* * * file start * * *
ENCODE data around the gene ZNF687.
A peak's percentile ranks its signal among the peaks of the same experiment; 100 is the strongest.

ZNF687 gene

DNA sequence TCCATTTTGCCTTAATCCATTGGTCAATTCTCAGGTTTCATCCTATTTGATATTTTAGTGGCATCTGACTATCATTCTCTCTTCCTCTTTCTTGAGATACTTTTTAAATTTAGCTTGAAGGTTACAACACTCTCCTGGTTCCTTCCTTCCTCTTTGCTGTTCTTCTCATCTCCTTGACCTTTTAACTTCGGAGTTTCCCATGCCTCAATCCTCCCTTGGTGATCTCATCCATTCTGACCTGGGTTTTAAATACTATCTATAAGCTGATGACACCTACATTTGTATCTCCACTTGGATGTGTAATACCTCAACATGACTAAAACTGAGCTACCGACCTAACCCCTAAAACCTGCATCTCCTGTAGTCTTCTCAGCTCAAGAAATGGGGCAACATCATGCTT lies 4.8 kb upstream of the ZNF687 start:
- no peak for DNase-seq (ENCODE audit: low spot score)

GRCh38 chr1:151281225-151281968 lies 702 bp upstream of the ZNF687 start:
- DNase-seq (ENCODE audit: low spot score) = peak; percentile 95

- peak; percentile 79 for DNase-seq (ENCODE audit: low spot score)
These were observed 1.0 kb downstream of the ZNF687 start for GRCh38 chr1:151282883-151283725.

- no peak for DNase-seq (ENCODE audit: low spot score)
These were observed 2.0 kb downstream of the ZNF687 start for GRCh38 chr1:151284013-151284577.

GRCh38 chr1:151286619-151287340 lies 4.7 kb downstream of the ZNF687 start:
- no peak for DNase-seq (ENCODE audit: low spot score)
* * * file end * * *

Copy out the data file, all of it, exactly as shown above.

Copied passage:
ENCODE data around the gene ZNF687.
A peak's percentile ranks its signal among the peaks of the same experiment; 100 is the strongest.

ZNF687 gene

DNA sequence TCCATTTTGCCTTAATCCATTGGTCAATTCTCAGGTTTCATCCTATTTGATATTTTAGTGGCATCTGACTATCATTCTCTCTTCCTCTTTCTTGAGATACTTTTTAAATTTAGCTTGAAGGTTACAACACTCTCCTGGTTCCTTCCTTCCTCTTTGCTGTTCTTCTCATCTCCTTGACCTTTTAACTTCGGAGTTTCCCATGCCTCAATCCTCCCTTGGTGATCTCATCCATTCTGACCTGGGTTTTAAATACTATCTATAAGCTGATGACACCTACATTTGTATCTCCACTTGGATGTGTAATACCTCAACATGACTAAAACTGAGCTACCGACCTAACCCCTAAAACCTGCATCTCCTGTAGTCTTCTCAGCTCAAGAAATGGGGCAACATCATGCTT lies 4.8 kb upstream of the ZNF687 start:
- no peak for DNase-seq (ENCODE audit: low spot score)

GRCh38 chr1:151281225-151281968 lies 702 bp upstream of the ZNF687 start:
- DNase-seq (ENCODE audit: low spot score) = peak; percentile 95

- peak; percentile 79 for DNase-seq (ENCODE audit: low spot score)
These were observed 1.0 kb downstream of the ZNF687 start for GRCh38 chr1:151282883-151283725.

- no peak for DNase-seq (ENCODE audit: low spot score)
These were observed 2.0 kb downstream of the ZNF687 start for GRCh38 chr1:151284013-151284577.

GRCh38 chr1:151286619-151287340 lies 4.7 kb downstream of the ZNF687 start:
- no peak for DNase-seq (ENCODE audit: low spot score)